The relevancy of my posts is in ascertaining the credibility of Dr. Barrett, esp. as Orac correctly states in this blog that a medicine be able to prove its efficacy when “when faced with serious scientific criticism.”

    If Dr. Barrett claims expertise (a few correspondence courses in law, readings, CEUs (not for licensed laywers or doctors) and conversations with FDA agents)in an area and is then assessed to not have expertise, can we then take his word as “serious scientific criticism?”

    Especially in light of the federal court’s decision on his credibility:

    “C. Credibility of Plaintiff’s experts

    Furthermore, the Court finds that both Dr. Sampson and Dr. Barrett are BIASED heavily in favor of the Plaintiff and thus the weight to be accorded their testimony is slight in any event…”

    Serious scientific criticism aims to remove bias.

    “…Both are long-time board members of the Plaintiff; Dr. Barrett has served as its Chairman. Both participated in an application to the U.S. FDA during the early 1990s designed to restrict the sale of most homeopathic drugs…Dr. Barrett’s heavy activities in lecturing and writing about alternative medicine similarly are focused on the eradication of the practices about which he opines. Both witnesses’ fees, as Dr. Barrett testified, are paid from a fund established by Plaintiff NCAHF from the proceeds of suits such as the case at bar. Based on this fact alone, the Court may infer that Dr. Barrett and Sampson are more likely to receive fees for testifying on behalf of NCAHF in future cases if the Plaintiff prevails in the instant action and thereby wins funds to enrich the litigation fund described by Dr. Barrett. It is apparent, therefore, that both men have A DIRECT, PERSONAL FINANCIAL INTEREST IN THE OUTCOME OF THIS LITIGATION.”

    Biased…not objective. Where is the integrity of science?

    “…Based on all of these factors, Dr. Sampson and Dr. Barrett can be described as zealous advocates of the Plaintiff’s position, and therefore NOT NEUTRAL OR DISPASSIONATE WITNESSES OR EXPERTS. In light of these affiliations and their orientation, it can fairly be said that DRS. BARRETT and Sampson are themselves the client, and THEREFORE THEIR TESTIMONY SHOULD BE ACCORDED LITTLE, IF ANY, CREDIBILITY ON THAT BASIS AS WELL.”

    Not credible.

    So, the relevancy of my post here is that this forum supports Dr. Barret, a man who was found to have no credibility in court due to bias and also of lacking a professed expertise. Fact and objectivity do not seem to be consistent in his behavior as is the science that he so vigorously defends.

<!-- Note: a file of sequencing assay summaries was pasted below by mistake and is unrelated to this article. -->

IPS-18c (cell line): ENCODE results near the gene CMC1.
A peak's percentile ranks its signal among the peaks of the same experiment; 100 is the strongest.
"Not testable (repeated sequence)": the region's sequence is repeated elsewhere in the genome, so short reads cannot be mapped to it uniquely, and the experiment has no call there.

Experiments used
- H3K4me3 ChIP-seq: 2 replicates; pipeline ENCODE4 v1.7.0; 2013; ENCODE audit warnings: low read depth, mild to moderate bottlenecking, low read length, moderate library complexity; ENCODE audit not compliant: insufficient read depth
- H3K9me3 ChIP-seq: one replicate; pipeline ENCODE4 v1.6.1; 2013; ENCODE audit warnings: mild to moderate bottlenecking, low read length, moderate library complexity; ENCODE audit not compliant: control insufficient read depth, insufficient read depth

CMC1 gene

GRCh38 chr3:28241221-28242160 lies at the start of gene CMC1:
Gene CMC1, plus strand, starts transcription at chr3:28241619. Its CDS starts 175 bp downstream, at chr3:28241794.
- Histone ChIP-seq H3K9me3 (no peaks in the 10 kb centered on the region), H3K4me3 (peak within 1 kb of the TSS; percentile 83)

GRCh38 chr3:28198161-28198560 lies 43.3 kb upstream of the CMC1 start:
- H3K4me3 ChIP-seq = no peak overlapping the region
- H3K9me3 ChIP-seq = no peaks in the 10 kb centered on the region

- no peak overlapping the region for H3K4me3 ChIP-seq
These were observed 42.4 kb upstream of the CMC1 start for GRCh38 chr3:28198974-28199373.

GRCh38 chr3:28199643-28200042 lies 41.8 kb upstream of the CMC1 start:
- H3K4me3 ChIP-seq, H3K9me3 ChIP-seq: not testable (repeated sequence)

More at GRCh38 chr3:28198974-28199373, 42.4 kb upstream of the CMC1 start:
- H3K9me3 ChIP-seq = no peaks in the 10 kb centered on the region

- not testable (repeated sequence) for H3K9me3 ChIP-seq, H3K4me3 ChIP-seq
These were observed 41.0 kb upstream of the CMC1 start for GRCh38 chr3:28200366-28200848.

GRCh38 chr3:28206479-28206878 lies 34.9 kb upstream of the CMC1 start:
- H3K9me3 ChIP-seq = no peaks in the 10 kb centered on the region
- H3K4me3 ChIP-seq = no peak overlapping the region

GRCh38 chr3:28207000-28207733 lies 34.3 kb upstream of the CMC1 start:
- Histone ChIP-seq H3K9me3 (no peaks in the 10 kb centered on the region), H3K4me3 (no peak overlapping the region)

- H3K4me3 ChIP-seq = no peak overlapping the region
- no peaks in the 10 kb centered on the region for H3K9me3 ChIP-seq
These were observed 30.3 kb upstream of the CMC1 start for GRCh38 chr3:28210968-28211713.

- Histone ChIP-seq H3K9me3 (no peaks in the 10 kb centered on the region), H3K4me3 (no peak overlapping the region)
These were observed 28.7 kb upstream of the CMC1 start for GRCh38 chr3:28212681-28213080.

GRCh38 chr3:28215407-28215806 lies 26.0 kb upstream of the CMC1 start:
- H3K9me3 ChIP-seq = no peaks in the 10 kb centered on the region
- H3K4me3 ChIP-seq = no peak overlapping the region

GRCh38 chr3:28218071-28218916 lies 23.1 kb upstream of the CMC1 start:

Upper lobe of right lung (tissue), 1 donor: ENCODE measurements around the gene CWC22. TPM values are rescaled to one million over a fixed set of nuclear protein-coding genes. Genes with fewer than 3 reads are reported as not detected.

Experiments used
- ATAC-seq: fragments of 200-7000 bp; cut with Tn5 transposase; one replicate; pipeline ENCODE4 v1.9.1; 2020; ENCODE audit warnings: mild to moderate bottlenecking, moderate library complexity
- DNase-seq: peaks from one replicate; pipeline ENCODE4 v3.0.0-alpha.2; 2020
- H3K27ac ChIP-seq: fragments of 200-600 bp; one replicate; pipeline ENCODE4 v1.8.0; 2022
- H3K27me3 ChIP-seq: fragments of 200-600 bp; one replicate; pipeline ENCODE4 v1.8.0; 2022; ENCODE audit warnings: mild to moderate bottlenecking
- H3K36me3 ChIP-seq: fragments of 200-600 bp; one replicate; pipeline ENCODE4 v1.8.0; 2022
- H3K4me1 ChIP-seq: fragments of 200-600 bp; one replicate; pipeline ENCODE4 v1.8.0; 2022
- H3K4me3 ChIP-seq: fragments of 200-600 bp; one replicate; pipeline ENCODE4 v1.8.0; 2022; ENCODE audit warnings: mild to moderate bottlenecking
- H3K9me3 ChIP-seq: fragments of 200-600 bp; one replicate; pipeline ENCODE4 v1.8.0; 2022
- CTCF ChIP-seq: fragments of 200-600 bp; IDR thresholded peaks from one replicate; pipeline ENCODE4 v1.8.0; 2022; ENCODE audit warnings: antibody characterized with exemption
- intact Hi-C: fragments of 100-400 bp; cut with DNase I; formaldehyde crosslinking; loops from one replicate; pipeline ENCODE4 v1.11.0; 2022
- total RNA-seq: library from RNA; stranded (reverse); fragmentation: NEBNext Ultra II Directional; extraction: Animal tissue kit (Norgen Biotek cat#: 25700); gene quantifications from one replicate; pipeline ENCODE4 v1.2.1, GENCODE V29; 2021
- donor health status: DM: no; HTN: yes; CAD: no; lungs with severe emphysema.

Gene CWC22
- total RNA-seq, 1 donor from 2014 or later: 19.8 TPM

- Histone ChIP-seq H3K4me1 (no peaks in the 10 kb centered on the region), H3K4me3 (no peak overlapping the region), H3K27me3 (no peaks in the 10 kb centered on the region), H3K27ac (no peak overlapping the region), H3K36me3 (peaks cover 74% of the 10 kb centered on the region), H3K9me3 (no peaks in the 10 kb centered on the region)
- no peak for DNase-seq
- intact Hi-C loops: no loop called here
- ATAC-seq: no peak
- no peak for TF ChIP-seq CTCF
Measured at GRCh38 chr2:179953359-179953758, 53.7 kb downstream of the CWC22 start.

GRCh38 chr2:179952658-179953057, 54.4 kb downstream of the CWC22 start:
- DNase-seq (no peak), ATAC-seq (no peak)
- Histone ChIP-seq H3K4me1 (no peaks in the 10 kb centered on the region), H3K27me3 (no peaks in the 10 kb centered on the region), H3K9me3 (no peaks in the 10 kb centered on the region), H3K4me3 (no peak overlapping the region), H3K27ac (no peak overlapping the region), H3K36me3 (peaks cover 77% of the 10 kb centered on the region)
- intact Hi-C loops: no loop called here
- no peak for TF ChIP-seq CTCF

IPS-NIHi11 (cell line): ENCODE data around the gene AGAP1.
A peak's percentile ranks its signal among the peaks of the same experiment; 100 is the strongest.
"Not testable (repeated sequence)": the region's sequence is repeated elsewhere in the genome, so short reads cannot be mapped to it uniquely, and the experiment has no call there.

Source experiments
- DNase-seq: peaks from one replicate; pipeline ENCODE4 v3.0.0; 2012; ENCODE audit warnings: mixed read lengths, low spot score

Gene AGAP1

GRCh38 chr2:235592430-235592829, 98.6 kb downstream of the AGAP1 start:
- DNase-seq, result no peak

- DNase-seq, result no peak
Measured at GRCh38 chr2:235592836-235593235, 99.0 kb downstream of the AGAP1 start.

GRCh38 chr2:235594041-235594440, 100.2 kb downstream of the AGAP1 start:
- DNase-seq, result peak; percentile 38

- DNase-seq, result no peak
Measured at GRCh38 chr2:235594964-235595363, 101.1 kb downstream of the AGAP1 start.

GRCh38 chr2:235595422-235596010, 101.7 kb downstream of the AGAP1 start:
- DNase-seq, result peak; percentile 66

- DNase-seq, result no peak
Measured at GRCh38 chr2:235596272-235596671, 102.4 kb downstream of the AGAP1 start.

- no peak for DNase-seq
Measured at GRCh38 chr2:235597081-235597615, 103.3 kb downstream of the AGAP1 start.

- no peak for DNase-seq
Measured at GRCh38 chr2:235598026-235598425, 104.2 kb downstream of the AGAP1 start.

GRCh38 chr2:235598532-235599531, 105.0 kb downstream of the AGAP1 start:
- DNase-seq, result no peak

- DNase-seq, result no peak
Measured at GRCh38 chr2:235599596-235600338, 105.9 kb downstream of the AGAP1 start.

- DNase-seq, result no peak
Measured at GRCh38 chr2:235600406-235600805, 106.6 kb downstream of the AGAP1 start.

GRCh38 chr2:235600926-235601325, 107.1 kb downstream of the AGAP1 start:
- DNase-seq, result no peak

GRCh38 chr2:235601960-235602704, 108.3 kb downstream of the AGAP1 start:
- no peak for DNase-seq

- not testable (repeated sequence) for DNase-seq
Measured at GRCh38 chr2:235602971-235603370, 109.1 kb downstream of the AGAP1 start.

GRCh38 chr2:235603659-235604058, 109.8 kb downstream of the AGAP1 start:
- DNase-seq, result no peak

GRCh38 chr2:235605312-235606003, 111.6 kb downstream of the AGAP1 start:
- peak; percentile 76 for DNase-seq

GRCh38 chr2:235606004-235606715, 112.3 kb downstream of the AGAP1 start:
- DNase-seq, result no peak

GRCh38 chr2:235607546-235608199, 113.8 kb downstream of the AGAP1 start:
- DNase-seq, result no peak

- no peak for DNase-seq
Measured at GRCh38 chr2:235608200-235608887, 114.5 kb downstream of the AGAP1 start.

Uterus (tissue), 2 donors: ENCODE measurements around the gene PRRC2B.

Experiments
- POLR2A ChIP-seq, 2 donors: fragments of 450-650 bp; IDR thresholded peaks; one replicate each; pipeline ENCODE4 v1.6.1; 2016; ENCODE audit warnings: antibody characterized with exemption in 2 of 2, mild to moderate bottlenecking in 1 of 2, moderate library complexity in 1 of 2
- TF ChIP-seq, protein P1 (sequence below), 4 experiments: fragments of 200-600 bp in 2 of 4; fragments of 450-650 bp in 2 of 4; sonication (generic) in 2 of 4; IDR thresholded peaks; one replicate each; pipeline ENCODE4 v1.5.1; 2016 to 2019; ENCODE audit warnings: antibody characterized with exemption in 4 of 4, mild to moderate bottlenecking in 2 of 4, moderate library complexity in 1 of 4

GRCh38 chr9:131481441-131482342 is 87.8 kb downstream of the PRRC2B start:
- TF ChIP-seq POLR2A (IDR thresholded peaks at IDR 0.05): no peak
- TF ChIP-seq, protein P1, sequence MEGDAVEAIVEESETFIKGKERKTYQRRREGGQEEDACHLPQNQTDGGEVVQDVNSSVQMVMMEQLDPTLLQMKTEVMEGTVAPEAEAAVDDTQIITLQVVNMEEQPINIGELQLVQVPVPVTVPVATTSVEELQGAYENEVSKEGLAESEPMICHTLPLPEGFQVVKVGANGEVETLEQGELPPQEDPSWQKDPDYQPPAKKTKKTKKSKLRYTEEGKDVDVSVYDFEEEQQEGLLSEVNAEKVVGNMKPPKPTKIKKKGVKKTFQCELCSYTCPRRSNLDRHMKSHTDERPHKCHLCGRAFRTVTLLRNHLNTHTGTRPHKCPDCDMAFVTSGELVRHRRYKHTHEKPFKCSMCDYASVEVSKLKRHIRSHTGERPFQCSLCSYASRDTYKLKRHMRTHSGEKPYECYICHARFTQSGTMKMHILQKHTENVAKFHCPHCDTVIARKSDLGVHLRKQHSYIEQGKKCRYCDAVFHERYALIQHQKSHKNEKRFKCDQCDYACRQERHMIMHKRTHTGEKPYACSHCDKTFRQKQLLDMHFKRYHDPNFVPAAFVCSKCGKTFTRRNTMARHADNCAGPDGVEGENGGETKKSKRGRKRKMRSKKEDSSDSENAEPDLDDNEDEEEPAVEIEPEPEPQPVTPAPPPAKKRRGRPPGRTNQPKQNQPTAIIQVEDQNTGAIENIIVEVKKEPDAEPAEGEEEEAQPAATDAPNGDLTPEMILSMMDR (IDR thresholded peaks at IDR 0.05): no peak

The discussion here with commenters of this post has also, to my disappointment, not been based on fact (as is the credo of the blog), but upon what seems to be the stance of this “science” blog: the bandwagon fallacy, in which the arguer tries to convince the audience to do or believe something because everyone else (supposedly) does, i.e., not based on fact.

    If one is willing to criticize another based on certain merits, then one should be open to and subject themselves to the same criticisms in the name of being objective, i.e., in the name of science.

    Remember “A STATEMENT OF FACT CANNOT BE INSOLENT.”

  266. #267 Chris
    September 11, 2010

    What sentences on Quackwatch about Doctor’s Data are in error, and how?

    Answer that question or go away, troll.

  267. #268 icu
    September 11, 2010

    Another fallacy of both Chris’s response is the Red Herring: Partway through an argument, the arguer goes off on a tangent, raising a side issue that distracts the audience from what’s really at stake. Often, the arguer never returns to the original issue.

    My original argument: Dr. Barrett is not an expert in FDA drug regulation (again, which is not to say that he isn’t therefore an expert in issues related to DD). Chris’s tangent, rather than discussing the legitimacy of Dr. Barrett’s expertise, is to tell me to look for any inaccuracies in his work and to compare another physician.

  268. #269 icu
    September 11, 2010

    re: bronze dog, “we should treat the government as the sacred Ministry of Truth…’